Friday, November 27, 2015

Update on Chris Plue's Rapido Route

It was back in early 2014 that I first posted about Chris Plue's amazing Rapido Route.

The layout--his first--is based on Chris’ memories of taking the train from Toronto to Montreal and Quebec City as a child. 

From that he developed an interest in urban scenery, CN and VIA Rail. The Rapido Route is the result.

Since it’s been awhile, I asked Chris for an update and some new photos. Here’s his reply.

“There haven't been too many stark changes to speak of. . . . yet (more on that in a minute). 

“I did scratch-build a new overpass that I had been wanting to do for some time, and positioned it in place where the girder-style overpass existed before. That bridge ended up being moved further down towards the maintenance shop area of the layout.

“I think that the new overpass adds to the 'feel' of the metropolitan area of the layout as it just seems to fit in better than the girder style did.

“Some of the backdrop areas were changed as well. I added some backdrop images that Bill Brown from LARC Products did up for me, and I have been really happy with the depth and look that the images have added.

“The foreground structures closest to Union Station were changed around as I built a new pedestrian walkway bridge that extends from the foreground shopping centre, over the tracks at Union Station, and into the hotel on the other side. 

"I'm also pretty happy with the newer 'grittier' look to things as well.

“One thing that is in the planning stages right now is a revamp of the trackplan. 

"Although the current track configuration is okay, it does have its flaws and I have really come to learn that hard lesson after a year or so of running trains. As a result, a new trackplan is in the works that will be quite the project in the making.

“This will mean that the layout is going to get approximately 15 more feet added to its current size. This will provide a more smooth operating layout, with the ability to run more trains at one time.

“I plan on using Fast Tracks to build handlaid turnouts for the new layout, and continue to use the PECO Code 83 flextrack for the mainline runs.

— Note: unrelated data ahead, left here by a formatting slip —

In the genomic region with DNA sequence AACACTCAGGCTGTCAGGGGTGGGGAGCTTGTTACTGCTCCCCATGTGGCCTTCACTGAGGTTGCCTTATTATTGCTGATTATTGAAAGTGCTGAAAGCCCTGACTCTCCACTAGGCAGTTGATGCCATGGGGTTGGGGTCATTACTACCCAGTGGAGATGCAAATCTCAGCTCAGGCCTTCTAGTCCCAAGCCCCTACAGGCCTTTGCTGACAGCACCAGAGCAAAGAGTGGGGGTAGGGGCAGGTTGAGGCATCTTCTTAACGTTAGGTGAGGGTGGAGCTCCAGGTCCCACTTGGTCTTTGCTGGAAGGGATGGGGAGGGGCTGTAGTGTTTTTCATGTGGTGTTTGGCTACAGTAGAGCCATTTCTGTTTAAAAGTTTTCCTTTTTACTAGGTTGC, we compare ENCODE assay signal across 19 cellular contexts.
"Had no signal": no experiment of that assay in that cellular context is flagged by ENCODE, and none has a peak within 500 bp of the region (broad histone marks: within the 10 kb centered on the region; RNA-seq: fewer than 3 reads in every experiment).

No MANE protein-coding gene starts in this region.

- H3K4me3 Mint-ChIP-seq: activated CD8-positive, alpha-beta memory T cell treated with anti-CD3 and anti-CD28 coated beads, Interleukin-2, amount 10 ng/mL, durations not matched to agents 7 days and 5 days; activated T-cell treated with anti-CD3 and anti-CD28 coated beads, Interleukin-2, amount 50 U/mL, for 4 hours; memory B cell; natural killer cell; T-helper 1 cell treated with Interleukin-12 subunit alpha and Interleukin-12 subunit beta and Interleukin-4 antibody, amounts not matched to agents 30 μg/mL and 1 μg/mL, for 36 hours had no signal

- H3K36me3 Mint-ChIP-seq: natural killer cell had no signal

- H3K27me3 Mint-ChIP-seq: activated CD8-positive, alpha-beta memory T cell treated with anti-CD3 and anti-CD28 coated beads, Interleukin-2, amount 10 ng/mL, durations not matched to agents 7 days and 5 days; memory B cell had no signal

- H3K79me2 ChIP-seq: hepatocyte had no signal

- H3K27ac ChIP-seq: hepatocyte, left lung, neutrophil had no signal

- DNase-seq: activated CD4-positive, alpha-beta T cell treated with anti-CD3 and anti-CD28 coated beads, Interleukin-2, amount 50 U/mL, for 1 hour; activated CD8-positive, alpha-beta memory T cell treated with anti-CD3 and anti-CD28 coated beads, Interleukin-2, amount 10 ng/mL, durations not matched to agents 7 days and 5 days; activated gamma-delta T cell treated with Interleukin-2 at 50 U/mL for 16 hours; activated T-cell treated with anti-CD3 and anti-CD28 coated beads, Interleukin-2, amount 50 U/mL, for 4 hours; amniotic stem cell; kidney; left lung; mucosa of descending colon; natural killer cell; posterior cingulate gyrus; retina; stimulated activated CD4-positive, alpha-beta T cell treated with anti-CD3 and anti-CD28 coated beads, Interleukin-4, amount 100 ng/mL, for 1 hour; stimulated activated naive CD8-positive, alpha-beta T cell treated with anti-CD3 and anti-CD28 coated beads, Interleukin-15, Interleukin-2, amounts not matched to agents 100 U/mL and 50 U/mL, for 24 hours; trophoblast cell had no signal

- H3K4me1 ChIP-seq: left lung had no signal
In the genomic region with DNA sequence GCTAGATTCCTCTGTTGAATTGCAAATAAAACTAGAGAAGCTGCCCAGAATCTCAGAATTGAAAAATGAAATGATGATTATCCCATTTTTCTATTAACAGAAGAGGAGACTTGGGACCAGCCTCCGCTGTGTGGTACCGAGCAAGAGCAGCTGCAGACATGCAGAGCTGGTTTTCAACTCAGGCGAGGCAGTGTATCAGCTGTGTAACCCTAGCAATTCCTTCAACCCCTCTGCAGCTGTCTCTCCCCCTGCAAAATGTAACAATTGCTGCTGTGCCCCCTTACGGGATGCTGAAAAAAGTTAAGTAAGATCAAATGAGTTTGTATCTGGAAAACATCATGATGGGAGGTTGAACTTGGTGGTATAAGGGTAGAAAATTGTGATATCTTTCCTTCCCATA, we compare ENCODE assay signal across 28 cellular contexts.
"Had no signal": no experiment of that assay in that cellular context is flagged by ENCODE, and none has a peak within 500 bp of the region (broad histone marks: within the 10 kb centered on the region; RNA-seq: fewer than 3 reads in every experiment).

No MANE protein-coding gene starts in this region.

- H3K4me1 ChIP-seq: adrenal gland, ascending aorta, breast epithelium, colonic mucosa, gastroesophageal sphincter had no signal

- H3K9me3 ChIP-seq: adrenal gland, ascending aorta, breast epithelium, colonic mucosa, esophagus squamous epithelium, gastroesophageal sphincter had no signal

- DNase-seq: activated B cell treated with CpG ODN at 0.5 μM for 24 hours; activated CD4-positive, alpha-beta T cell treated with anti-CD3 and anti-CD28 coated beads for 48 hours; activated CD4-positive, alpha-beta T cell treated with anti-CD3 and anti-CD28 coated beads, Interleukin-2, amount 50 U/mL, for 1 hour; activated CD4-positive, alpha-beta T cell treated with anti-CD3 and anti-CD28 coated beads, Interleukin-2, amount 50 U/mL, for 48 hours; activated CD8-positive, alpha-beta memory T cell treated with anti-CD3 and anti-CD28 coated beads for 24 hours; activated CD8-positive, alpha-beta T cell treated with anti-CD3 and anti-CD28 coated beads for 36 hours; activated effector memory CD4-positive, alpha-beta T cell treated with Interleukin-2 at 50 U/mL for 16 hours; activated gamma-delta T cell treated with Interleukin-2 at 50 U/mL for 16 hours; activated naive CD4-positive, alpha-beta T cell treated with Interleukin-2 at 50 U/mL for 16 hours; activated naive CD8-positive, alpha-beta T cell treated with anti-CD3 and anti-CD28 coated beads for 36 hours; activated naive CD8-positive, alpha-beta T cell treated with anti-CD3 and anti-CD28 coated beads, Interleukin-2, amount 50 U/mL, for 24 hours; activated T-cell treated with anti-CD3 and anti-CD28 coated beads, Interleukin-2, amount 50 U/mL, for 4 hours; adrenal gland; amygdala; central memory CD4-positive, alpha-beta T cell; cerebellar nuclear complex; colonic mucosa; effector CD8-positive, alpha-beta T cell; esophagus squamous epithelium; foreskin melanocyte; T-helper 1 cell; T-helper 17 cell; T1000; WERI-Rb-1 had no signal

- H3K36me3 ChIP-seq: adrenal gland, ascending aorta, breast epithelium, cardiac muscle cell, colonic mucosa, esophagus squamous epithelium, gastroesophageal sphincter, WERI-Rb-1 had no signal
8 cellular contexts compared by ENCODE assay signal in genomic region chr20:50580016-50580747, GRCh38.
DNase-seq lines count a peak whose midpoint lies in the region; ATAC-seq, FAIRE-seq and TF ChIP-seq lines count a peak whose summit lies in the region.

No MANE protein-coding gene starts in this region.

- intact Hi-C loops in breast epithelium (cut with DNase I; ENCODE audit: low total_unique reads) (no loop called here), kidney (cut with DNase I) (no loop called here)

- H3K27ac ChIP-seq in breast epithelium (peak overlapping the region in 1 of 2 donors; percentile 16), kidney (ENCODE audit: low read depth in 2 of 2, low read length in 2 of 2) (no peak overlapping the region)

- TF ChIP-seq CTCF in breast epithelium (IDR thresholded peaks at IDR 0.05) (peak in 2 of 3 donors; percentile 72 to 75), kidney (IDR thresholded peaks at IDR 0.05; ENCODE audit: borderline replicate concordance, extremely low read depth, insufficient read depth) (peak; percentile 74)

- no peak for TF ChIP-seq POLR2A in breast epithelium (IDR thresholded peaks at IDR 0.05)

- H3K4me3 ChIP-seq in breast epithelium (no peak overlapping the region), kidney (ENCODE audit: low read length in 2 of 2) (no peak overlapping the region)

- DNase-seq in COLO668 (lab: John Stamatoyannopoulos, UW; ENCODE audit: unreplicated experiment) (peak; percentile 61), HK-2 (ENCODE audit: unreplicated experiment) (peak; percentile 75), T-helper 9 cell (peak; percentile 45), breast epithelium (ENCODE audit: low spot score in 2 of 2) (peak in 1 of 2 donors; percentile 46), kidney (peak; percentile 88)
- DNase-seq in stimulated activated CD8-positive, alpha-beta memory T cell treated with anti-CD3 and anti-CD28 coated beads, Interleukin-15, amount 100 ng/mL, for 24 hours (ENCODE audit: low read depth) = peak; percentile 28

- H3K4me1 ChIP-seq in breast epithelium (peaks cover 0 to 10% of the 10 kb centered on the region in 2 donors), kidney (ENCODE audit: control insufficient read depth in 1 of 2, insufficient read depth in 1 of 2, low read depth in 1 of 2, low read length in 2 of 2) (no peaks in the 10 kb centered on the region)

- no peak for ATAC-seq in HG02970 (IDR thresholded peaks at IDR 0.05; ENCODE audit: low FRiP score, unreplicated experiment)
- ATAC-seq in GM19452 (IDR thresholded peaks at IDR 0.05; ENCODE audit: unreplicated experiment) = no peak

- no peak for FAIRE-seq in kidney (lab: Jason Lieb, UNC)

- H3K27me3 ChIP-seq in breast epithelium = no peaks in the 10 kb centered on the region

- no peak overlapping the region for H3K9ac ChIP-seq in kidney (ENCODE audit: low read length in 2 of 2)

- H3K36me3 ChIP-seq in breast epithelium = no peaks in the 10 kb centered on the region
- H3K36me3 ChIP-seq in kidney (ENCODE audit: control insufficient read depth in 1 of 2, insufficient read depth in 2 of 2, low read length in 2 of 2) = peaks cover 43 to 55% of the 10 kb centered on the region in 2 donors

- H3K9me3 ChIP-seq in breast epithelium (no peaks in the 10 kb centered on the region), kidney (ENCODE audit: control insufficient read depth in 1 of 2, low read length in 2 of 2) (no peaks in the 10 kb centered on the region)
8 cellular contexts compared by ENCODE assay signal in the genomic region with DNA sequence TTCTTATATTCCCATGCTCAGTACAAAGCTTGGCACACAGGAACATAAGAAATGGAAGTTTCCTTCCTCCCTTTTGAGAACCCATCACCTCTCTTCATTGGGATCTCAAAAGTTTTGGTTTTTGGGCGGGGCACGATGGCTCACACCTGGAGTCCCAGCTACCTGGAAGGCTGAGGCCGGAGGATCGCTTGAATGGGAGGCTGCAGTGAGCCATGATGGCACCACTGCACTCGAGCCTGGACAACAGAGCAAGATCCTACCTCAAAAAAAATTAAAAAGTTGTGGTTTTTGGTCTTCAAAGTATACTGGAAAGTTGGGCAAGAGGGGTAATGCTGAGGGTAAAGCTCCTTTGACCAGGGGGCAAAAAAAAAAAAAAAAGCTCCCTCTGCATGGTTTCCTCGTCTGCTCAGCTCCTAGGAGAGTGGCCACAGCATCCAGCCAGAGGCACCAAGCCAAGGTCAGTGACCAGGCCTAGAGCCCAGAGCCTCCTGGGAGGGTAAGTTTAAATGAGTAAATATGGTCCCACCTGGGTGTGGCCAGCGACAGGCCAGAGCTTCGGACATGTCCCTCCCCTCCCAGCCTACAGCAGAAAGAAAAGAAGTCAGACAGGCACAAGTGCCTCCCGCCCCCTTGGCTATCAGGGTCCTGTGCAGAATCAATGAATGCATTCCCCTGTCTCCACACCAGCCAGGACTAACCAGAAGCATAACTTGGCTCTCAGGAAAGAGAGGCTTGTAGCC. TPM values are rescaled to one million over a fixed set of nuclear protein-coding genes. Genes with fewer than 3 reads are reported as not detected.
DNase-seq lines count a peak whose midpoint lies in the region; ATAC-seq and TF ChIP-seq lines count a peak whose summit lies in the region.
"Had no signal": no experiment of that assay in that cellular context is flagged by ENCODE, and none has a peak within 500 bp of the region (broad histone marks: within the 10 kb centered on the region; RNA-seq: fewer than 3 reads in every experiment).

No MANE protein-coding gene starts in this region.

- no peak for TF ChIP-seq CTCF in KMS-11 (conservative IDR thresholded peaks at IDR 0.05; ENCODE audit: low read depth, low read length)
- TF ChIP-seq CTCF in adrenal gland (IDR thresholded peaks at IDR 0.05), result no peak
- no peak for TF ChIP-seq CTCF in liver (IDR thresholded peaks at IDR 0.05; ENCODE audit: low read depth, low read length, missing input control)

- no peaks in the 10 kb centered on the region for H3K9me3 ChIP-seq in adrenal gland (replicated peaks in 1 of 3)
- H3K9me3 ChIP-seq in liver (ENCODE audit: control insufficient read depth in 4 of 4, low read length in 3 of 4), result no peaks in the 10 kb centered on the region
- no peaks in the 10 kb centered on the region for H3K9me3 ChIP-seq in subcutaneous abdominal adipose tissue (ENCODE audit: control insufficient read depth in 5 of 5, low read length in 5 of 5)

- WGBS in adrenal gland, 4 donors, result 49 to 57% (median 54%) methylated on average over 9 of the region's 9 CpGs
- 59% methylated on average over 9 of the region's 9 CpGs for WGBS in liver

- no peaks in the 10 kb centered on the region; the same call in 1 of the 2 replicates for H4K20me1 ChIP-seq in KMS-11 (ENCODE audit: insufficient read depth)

“One lesson I have learned (albeit through some frustration with turnouts and stalls) is that I'm really going to take my sweet time in ensuring that the trackwork in the new plan is nothing short of bulletproof.

"Everything from proper easements, superelevations, and smooth turnout transitions is something that I have learned a lot about (and am still learning about), so the new plan will be done right.

“The city scenes won't change all that much, save for a few areas, but that will be something that I will evaluate later on after the trackwork is down. 

"I'm hoping to start construction (again) in the spring and have the trackwork completed within a year—which I think is very achievable. From there, the Rapido Route will take on a different look with better operations and more staging.”

Chris has also created a video tour of the Rapido Route. Click here to view it.

Sunday, November 22, 2015

Random Railfanning on the M & M Sub.

It's been a while since I did a bit of railfanning on the Manitoba & Minnesota Sub. So I went out the other day to take a few photos.

Saturday, November 14, 2015

New Display in Memory of Jock Oliphant

One of Jock Oliphant's structures, on display
at the Winnipeg Railway Museum.

Not many people know the name Jock Oliphant—maybe a few model railroad oldtimers. But in Winnipeg, where I live, that name is well-known in the model railroad community.